Pax Christi International co-signs Open Letter to Permanent Representatives to the UN with recommendations on the Security Council Open Debate on Women, Peace and Security (WPS)
Pax Christi International has signed onto this open letter, available in English, French, Spanish and Arabic (click link below for links to all four languages). It was sent to all UN Member States on behalf of 391 civil society organisations across 98 countries in advance of the Security Council Open Debate on Women, Peace and Security (WPS) in October 2017. The letter calls on Member States to prioritise gender equality and women’s rights, and to increase their support for women civil society organisations and women human rights defenders.
As we approach the 17th anniversary of the adoption of SCR 1325 (2000) and the annual Security Council open debate on women, peace and security (WPS), we take this opportunity to reiterate the fundamental principles enshrined in the WPS agenda and urge each Member State to more consistently promote and abide by them.
Gender equality, women’s empowerment and protection of women’s rights, are intrinsic to sustainable development and conflict prevention. Women’s meaningful participation in conflict resolution, humanitarian efforts, peace processes, peacebuilding, elections, security sector reform, and political processes are also fundamental to sustaining peace. These principles are integral to the WPS agenda and must be central to the broader discussions within the United Nations (UN) system on sustainable development, and peace and security. A robust and diverse civil society, encompassing women’s organizations, women human rights defenders, activists, and women leaders, is also essential. As is an enabling environment for women civil society leaders with inclusive and non-discriminatory national justice, political and security institutions, legislation and policies which are grounded on the rule of law, equality and human rights.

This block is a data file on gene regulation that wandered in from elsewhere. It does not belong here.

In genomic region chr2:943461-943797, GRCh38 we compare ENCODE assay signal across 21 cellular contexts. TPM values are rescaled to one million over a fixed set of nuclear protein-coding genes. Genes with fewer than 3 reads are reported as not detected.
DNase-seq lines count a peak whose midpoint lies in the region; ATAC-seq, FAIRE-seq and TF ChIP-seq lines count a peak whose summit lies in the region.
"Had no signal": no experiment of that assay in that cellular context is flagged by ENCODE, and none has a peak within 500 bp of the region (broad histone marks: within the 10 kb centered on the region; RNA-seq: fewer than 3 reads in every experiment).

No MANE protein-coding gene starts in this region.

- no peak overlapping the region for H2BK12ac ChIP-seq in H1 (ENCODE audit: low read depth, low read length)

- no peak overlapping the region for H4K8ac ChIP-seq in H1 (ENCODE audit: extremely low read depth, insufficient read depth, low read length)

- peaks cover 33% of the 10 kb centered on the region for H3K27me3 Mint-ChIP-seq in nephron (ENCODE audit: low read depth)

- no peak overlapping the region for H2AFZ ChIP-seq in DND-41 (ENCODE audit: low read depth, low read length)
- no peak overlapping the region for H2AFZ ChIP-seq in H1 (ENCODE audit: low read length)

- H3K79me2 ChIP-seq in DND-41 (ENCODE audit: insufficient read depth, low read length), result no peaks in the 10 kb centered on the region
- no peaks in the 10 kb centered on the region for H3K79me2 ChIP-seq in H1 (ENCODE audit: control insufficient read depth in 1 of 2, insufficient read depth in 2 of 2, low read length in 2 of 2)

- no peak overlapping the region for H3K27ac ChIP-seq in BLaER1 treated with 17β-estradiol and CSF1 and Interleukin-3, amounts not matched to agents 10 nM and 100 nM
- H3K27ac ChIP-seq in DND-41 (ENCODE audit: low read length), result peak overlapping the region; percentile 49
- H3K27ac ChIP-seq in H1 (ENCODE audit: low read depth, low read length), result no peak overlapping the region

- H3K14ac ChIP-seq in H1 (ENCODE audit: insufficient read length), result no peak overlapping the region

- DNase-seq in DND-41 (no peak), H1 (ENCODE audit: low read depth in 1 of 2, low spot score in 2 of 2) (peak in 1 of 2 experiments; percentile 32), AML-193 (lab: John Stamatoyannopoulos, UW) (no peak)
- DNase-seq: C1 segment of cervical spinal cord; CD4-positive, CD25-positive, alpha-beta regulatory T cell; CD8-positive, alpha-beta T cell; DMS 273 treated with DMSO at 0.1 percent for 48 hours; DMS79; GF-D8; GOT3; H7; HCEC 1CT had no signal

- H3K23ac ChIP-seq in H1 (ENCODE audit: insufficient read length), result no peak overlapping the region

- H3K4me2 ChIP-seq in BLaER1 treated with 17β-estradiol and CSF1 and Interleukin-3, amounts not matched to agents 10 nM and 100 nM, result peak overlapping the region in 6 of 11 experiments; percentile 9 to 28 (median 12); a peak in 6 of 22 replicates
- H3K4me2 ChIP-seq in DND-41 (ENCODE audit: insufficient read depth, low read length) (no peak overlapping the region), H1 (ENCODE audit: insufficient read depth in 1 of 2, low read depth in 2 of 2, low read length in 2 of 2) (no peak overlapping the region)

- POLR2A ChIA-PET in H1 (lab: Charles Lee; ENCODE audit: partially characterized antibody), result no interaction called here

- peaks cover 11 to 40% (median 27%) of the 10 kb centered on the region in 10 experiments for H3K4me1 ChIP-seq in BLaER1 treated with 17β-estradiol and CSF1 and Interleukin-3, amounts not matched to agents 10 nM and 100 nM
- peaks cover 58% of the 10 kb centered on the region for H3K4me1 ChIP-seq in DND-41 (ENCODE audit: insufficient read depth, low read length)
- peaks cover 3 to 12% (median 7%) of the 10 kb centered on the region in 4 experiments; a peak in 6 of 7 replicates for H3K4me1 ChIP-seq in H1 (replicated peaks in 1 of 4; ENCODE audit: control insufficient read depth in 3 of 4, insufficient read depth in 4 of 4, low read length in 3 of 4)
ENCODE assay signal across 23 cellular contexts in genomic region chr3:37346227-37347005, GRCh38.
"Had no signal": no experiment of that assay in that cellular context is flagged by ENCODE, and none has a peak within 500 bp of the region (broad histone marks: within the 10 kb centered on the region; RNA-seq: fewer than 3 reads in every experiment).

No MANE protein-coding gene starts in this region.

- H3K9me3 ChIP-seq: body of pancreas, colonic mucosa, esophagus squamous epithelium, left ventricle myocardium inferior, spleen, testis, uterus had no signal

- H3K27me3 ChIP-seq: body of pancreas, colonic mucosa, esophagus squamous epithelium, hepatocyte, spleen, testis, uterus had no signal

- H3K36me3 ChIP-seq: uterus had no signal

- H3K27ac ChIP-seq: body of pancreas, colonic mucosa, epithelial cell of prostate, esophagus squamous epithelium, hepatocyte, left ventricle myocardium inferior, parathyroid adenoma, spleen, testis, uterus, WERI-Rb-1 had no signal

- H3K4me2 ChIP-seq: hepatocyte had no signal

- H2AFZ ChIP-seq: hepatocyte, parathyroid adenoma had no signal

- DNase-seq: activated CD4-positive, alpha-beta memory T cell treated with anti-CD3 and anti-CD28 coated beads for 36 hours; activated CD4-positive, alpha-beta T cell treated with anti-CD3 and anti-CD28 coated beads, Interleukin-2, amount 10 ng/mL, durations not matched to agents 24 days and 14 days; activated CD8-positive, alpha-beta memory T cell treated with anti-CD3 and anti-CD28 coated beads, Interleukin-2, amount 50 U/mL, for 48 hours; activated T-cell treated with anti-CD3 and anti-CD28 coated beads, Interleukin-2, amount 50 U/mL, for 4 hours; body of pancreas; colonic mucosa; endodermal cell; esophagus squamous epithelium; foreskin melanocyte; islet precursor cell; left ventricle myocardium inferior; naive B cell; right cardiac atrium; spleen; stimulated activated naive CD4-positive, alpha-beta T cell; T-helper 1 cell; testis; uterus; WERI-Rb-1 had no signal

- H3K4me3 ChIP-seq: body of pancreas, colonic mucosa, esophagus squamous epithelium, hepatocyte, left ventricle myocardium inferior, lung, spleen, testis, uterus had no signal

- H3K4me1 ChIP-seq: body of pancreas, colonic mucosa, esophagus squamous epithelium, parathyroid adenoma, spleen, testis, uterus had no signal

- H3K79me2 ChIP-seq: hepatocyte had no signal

Despite the commitments contained in the eight WPS resolutions adopted by the UN Security Council, the positive rhetoric espoused every October, and a wealth of evidence on the importance of ensuring gender equality and women’s participation in peace and security efforts, implementation of the agenda remains fragmented and regularly loses out to other political considerations. This ad-hoc approach can be seen even in the context of country situations which are the focus of significant attention by the UN Security Council and investment from the international community...